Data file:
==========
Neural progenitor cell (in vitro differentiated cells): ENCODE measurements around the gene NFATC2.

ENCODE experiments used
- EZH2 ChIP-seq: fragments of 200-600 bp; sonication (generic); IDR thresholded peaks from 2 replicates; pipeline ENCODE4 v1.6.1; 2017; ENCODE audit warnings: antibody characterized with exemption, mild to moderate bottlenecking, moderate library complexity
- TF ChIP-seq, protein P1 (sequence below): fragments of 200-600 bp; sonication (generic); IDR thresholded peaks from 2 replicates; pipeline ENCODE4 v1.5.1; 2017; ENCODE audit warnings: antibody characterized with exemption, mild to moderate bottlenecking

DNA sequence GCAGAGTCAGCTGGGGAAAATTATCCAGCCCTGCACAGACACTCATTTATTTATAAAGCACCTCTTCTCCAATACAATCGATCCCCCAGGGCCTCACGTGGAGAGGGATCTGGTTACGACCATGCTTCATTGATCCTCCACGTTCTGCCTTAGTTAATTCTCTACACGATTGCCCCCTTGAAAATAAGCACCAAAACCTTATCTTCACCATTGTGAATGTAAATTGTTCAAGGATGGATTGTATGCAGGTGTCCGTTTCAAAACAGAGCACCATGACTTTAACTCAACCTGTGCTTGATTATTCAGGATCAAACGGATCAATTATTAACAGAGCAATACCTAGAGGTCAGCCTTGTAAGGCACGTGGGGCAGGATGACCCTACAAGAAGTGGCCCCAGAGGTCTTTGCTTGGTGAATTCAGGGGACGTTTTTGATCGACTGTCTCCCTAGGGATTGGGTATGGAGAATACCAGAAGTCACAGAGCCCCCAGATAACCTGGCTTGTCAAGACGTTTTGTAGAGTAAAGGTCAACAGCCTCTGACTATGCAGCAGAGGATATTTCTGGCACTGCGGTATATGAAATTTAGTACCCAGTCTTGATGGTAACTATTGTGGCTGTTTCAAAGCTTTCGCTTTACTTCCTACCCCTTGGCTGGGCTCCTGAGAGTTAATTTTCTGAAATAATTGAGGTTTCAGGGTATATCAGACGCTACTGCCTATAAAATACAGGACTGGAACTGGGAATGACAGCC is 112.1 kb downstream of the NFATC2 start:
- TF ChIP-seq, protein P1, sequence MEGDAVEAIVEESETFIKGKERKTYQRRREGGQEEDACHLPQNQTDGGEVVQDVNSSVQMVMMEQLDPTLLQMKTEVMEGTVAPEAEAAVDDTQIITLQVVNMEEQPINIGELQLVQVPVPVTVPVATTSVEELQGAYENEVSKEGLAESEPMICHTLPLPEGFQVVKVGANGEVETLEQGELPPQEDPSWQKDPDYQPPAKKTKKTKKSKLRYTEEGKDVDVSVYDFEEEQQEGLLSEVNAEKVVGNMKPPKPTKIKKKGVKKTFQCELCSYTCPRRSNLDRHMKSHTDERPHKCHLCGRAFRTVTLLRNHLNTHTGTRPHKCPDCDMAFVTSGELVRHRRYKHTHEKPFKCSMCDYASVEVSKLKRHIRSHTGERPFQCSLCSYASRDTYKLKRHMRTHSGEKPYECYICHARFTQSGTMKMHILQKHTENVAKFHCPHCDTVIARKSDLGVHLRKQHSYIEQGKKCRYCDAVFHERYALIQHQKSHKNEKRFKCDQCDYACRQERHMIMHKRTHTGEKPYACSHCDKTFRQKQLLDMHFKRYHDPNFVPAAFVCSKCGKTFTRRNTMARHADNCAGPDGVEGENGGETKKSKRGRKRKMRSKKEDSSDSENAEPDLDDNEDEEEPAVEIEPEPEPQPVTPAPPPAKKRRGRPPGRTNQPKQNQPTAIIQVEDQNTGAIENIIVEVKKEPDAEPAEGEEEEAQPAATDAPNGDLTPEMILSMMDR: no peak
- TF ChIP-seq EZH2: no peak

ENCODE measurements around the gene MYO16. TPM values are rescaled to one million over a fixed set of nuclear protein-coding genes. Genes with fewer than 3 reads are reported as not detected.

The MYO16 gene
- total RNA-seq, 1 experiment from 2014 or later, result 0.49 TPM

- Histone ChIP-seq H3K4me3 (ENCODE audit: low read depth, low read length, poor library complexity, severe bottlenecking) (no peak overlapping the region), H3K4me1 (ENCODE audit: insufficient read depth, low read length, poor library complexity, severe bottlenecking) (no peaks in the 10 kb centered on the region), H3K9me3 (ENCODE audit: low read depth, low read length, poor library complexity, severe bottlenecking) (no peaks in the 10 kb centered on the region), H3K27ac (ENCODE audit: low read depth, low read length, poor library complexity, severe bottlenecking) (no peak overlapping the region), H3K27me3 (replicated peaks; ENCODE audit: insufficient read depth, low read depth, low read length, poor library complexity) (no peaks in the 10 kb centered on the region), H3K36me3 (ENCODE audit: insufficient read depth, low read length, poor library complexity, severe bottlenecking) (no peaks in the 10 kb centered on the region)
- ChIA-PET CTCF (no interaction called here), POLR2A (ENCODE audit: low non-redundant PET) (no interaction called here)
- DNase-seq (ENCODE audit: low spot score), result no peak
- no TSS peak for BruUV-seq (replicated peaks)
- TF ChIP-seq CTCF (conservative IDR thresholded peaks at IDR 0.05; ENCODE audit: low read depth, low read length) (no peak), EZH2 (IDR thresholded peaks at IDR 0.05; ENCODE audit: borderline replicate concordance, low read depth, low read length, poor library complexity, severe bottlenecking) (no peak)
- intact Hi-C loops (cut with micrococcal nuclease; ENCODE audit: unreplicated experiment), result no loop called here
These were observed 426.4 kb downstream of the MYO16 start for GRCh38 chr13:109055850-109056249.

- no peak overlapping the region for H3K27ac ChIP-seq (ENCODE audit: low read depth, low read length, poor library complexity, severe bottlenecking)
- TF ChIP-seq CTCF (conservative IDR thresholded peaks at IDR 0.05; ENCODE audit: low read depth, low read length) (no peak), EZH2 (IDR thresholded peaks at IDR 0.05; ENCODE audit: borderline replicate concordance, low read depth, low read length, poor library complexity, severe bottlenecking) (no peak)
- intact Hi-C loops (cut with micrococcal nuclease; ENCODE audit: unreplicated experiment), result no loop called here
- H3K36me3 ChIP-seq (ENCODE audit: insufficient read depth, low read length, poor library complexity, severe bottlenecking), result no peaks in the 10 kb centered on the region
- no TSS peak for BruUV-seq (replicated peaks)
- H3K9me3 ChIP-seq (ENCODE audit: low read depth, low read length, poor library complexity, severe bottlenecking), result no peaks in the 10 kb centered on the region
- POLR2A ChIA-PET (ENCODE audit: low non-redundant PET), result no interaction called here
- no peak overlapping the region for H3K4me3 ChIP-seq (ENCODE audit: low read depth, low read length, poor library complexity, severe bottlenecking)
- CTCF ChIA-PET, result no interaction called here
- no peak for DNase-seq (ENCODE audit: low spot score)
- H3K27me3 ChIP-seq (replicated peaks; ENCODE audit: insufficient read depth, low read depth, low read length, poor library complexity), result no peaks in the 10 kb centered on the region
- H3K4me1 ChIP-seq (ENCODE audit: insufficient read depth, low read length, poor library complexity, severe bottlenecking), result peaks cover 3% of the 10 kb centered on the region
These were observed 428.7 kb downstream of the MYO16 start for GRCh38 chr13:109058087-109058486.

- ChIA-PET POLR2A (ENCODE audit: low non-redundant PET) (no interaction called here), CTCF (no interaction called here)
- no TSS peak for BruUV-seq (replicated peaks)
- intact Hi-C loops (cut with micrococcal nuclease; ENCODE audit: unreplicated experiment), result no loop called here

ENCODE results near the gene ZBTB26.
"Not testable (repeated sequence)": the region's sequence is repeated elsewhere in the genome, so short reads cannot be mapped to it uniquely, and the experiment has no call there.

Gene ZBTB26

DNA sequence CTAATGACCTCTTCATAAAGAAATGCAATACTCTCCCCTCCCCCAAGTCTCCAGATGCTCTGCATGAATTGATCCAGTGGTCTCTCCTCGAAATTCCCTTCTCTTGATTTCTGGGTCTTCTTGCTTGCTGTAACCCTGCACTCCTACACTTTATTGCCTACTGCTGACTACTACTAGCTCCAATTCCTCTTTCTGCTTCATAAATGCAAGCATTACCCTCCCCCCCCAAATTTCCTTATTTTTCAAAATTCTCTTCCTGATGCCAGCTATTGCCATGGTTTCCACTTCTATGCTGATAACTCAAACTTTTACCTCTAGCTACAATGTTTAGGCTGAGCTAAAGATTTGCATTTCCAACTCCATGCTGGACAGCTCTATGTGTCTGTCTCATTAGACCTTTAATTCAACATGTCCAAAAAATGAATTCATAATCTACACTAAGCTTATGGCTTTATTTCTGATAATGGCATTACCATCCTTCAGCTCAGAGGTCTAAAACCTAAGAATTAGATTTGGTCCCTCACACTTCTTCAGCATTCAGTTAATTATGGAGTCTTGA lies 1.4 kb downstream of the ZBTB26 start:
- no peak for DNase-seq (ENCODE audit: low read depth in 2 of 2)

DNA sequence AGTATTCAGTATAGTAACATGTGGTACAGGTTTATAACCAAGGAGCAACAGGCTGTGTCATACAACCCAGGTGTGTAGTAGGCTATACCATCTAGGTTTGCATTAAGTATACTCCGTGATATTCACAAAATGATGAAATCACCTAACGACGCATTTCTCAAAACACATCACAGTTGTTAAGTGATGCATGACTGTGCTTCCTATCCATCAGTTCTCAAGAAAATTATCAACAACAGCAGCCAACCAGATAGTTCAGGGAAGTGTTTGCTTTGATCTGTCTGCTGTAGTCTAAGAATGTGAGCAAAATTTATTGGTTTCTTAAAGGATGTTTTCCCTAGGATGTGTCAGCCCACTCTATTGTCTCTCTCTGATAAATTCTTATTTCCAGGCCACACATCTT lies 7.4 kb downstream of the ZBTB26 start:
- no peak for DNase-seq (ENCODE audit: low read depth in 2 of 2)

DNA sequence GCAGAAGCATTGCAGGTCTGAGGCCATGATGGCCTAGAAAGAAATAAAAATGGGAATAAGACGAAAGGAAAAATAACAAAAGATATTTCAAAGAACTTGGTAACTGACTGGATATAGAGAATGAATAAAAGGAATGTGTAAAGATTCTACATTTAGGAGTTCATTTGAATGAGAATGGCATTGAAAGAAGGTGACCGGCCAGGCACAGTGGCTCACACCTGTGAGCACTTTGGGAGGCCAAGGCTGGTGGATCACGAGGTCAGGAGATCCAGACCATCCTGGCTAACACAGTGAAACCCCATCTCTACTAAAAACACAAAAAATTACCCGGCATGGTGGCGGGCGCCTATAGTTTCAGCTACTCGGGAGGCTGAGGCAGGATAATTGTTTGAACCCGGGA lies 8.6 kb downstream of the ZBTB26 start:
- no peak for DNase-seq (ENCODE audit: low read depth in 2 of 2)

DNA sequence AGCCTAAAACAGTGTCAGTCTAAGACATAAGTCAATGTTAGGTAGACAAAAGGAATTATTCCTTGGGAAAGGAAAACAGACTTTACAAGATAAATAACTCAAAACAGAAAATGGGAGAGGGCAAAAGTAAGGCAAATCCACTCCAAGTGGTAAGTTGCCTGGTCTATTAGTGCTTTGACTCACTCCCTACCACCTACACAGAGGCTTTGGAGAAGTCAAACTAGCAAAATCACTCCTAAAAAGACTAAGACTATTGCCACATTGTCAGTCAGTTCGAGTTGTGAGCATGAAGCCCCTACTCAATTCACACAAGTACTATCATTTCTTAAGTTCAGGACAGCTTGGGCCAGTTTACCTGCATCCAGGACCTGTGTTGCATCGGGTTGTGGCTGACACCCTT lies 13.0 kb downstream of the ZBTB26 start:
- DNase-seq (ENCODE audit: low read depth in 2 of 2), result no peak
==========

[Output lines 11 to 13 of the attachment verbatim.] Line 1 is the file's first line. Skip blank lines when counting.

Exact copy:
- Histone ChIP-seq H3K4me3 (ENCODE audit: low read depth, low read length, poor library complexity, severe bottlenecking) (no peak overlapping the region), H3K4me1 (ENCODE audit: insufficient read depth, low read length, poor library complexity, severe bottlenecking) (no peaks in the 10 kb centered on the region), H3K9me3 (ENCODE audit: low read depth, low read length, poor library complexity, severe bottlenecking) (no peaks in the 10 kb centered on the region), H3K27ac (ENCODE audit: low read depth, low read length, poor library complexity, severe bottlenecking) (no peak overlapping the region), H3K27me3 (replicated peaks; ENCODE audit: insufficient read depth, low read depth, low read length, poor library complexity) (no peaks in the 10 kb centered on the region), H3K36me3 (ENCODE audit: insufficient read depth, low read length, poor library complexity, severe bottlenecking) (no peaks in the 10 kb centered on the region)
- ChIA-PET CTCF (no interaction called here), POLR2A (ENCODE audit: low non-redundant PET) (no interaction called here)
- DNase-seq (ENCODE audit: low spot score), result no peak